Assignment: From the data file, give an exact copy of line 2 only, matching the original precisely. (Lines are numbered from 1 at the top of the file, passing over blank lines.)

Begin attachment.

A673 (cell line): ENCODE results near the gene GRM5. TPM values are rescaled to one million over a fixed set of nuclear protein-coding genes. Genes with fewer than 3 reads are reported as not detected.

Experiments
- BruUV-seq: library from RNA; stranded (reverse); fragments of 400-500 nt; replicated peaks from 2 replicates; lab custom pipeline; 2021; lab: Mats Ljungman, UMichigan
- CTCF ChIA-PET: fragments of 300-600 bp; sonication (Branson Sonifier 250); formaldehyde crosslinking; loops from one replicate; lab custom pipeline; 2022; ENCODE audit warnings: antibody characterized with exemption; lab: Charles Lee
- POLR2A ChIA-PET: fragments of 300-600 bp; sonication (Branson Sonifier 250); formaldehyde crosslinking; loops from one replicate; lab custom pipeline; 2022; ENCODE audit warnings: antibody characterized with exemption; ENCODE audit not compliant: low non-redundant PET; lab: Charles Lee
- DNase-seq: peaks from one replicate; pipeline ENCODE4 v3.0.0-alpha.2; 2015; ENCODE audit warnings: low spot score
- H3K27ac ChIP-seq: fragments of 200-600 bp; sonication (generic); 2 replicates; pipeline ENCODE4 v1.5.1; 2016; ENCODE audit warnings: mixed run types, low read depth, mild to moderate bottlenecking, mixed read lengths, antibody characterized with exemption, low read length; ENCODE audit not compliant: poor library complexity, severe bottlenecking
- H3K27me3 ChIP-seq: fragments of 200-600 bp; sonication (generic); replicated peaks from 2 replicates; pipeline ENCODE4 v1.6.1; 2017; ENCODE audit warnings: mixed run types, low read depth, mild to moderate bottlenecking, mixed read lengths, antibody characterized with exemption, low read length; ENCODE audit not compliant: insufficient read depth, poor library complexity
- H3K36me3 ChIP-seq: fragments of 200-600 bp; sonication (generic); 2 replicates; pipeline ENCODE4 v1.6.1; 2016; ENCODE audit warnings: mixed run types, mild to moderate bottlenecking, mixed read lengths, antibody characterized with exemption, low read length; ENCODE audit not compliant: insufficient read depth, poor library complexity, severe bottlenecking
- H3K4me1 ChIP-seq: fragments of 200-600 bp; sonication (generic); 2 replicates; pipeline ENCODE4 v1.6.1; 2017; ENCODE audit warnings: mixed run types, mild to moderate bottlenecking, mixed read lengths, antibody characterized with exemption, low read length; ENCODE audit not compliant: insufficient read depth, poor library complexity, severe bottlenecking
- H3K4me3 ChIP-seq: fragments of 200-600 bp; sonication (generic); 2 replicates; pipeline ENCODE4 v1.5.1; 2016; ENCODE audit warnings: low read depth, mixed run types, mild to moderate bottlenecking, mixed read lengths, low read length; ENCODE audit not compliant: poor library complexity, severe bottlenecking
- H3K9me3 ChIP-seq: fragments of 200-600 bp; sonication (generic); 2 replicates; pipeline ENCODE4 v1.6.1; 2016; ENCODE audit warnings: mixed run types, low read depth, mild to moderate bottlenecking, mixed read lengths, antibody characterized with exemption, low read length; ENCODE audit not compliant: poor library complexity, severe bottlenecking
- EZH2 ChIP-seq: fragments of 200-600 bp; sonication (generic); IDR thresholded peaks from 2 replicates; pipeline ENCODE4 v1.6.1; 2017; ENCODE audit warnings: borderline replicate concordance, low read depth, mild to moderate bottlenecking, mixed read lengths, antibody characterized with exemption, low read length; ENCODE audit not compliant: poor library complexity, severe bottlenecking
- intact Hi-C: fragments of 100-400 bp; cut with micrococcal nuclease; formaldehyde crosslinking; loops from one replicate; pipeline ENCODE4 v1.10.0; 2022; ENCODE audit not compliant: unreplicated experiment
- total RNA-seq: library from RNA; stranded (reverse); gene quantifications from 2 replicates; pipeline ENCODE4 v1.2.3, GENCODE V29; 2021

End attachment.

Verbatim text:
Experiments